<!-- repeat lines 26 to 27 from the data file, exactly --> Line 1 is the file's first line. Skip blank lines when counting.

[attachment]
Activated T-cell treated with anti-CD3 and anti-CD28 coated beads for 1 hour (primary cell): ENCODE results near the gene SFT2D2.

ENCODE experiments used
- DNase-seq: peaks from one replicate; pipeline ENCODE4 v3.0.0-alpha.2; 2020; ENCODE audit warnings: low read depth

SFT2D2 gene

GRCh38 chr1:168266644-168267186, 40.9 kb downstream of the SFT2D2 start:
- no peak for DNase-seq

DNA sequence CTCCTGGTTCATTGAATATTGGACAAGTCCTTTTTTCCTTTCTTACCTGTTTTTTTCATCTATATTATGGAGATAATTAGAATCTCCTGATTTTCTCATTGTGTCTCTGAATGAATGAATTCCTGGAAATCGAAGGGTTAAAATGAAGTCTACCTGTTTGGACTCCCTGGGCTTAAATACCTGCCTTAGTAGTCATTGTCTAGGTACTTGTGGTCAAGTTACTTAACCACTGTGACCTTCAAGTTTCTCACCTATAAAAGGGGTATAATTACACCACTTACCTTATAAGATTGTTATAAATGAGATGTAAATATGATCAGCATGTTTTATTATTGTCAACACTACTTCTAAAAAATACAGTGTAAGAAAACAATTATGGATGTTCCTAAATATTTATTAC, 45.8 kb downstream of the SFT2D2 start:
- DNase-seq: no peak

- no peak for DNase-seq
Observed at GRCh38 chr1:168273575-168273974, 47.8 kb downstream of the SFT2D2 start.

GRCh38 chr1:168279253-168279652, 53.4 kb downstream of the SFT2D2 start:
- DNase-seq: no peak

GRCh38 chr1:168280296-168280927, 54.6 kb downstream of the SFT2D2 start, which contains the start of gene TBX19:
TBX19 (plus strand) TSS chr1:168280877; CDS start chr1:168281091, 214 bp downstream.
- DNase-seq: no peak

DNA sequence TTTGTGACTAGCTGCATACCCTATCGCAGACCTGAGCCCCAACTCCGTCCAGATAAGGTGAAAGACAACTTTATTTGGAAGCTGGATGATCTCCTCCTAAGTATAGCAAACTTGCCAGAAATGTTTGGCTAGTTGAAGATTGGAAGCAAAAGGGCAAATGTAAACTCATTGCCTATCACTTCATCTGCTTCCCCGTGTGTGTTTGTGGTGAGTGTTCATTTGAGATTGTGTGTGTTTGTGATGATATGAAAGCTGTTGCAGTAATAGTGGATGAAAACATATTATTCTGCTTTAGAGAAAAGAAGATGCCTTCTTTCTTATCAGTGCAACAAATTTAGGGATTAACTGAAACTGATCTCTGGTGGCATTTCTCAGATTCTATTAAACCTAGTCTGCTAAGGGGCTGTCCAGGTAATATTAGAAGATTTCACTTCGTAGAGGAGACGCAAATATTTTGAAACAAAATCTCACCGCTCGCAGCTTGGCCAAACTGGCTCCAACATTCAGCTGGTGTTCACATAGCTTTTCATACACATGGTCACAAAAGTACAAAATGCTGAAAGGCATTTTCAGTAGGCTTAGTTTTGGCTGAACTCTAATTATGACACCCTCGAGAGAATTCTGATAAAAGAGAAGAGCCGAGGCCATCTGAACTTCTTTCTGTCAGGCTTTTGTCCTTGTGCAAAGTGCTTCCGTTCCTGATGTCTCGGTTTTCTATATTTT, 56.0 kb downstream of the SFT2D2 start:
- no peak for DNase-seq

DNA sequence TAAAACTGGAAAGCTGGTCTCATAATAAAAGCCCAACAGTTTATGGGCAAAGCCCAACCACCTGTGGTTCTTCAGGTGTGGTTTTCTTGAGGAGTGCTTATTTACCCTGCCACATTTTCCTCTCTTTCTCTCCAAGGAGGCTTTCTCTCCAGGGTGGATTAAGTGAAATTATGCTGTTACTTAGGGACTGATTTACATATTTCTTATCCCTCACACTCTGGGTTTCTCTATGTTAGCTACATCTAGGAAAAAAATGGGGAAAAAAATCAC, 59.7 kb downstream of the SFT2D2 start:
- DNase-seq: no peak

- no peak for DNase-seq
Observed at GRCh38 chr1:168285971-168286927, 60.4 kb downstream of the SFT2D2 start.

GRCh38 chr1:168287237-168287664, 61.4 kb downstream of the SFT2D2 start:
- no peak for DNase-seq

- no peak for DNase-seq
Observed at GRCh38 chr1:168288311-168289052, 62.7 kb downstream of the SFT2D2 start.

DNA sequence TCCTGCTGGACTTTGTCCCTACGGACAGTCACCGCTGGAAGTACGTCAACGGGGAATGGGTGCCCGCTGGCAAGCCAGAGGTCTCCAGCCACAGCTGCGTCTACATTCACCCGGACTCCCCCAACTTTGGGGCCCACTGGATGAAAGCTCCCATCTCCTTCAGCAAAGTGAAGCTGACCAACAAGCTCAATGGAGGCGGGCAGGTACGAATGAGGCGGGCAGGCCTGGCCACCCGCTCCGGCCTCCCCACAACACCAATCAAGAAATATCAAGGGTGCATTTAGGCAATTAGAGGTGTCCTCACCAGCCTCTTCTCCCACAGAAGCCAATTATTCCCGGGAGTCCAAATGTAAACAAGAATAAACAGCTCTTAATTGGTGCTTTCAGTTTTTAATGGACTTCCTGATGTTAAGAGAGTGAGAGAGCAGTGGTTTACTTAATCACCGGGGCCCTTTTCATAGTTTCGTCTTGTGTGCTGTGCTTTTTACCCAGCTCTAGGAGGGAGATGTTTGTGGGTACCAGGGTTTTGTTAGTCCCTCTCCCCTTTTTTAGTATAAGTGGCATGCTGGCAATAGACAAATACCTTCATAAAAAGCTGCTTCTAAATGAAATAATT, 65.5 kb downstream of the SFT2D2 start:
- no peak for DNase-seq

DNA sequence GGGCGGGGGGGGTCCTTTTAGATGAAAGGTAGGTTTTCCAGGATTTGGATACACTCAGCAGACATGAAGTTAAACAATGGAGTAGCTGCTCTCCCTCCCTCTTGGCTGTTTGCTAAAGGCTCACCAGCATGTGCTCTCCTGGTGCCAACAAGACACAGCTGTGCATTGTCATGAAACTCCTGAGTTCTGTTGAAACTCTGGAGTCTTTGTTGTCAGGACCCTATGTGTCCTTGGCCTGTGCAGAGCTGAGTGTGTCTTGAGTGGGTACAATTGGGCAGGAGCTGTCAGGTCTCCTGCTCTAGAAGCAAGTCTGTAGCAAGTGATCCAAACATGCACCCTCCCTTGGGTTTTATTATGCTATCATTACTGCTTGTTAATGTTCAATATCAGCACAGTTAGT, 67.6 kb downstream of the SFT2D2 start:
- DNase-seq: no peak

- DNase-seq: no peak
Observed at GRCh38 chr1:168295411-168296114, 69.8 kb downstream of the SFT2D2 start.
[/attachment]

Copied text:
DNA sequence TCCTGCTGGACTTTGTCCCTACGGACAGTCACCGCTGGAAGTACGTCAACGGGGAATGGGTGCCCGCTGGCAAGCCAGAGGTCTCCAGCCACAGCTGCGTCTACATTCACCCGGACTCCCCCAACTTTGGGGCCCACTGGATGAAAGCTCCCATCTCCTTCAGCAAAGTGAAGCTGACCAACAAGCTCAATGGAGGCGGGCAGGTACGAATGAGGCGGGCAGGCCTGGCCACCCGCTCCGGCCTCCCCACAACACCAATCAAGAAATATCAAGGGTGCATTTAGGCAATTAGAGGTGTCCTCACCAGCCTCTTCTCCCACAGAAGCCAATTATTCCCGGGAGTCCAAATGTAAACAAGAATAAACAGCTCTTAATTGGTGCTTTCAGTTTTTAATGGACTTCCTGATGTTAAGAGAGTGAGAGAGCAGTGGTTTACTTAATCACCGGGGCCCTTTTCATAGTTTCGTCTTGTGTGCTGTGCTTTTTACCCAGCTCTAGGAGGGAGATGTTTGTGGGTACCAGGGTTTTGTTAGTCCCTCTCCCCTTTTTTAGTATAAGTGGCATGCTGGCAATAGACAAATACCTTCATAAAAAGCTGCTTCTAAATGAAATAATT, 65.5 kb downstream of the SFT2D2 start:
- no peak for DNase-seq